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French Press Review 17 February 2011

5 min

As Nicolas Sarkozy would happily tell you for nothing, politics is a funny old game.


Take the front page of this morning's Catholic daily, La Croix. They report that certain sectors of the French public service - notably, justice, security, education and health - are functioning only because retired professionals agree to continue working. This after months of bitter protests and street battles by French workers defending their right to retire early.

There are nearly 6,000 retired doctors still practising; retired teachers get 20 euros per hour for replacing their not-yet-retired - but frequently sick - colleagues; 2,200 former police officers are still helping out in the war against crime, with retired judges presiding over the trials of the criminals those retirees catch.

Of course, we long ago moved on from the retirement debate. The current political whipping boys are the taxation of the rich and the indiscretions of the foreign minister.

Yesterday, President Sarkozy said he wanted to see the complete abolition of the so-called Solidarity Wealth Tax, an effort to force the well-heeled to share with the shoeless.

This came as a surprise to the members of the president's party in the National Assembly. They thought they were just going to adjust the law, not abandon it completely.

Let's be reasonable, there are general elections to be lost and won here in France next year, and you can't beat a bit of well-heeled financial support to boost the campaigning coffers. As Voltaire famously remarked on his deathbed when asked to abjure the devil, this is no time to be making enemies.

Speaking of which, Sarko has been savaged by the left for his latest efforts to represent the rich.

If he does away with both the Solidarity Tax and caps the taxation of the extremely wealthy - two projects currently under active discussion and with strong presidential support - then he will have to find nearly three billion euros to replace the lost revenue in the state coffers.

Meanwhile, communist l'Humanité is in fightin' form. The headline reads "power and money", and you'll know that communists don't approve of either of those items separately, and they really hate them when combined.

The source of this morning's anger are what the paper calls "the repeated lies" by the Foreign Affairs Minister Michèle Alliot-Marie, who has been having a bit of trouble recently because of her friends, her family and her holidays.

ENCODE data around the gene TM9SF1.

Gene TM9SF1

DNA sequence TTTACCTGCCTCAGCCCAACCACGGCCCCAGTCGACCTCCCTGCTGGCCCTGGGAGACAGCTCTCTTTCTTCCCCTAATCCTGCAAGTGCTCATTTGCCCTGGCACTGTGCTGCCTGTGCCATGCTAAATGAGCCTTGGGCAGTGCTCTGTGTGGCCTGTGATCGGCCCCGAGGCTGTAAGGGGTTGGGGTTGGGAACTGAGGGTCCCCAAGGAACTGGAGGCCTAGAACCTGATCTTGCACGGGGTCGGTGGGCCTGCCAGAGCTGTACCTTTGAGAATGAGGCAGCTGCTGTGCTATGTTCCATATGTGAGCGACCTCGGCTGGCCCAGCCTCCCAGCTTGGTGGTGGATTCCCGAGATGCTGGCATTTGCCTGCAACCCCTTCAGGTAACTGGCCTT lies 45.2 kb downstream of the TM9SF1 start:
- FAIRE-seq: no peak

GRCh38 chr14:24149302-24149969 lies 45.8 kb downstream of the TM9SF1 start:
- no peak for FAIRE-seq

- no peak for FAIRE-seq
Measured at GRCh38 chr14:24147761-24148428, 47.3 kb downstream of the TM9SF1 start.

The holidays were in the old Tunisia of Ben Ali, the friends were business associates of the now-disgraced former president, and the family were mum and dad Alliot-Marie, both in their nineties, but sharp enough to have snapped up an entire property company in Tunisia, apparently at a bargain price, just before the lid blew off the pot.

Left-wing Libération is beating the same drum, calling the minister a "calamity," suggesting that she is straining the solidarity of the ruling majority but still has the support of Sarkozy.

The problem, according to Libé, is that her clear involvement with the losers in the Tunisian struggle has completely undermined France's capacity to speak objectively on the tidal wave of protest which continues to sweep the Arab world.

Libé happily points out that Ahmed Ounais, the foreign minister in the Ghannouchi government in Tunis, has been forced to resign for describing Madame Alliot-Marie as "a friend of Tunisia." How long Tunisia's friend will remain France's top diplomat remains to be seen.

Elsewhere, Le Figaro reports on the collapse of a cliché. We used to use the phrase "a dog's life" to mean hard times. But with the opening of a new hotel in the swish Paris suburb of Vincennes, the life of the dog has moved up a notch or two.

An enterprising chap by the name of Stan Burun, who is an expert on animal behaviour when he has nothing better to do, decided that the French capital should follow the lead of New York and Tokyo by having its own five-star establishment for man's best friend.

And so Stan opened a 220 square metre luxury establishment for the canine class, complete with piped classical music, televisions, paintings and stylish furnishings.

Well-heeled owners of hounds, who do not wish to leave their beloved beasts to the tender mercies of a common boarding kennel, or the possibly erratic kindness of a neighbour, can now lodge the crayturs "chez Stan", safe in the knowledge that said beasts will be fed and cosseted to a high degree. Fido will have the use of a games room, a massage parlour and will be taken for bracing hikes in the nearby Bois de Vincennes.

For this, Fido's loving master will pay between 35 and 45 euros per night, the price varying with Fido's size - a Pekinese costing less to feed than, say, a Norwegian elkhound.

What the French capital's population of homeless humans think about a dog hotel at that, or any price, is not recorded by Le Figaro.

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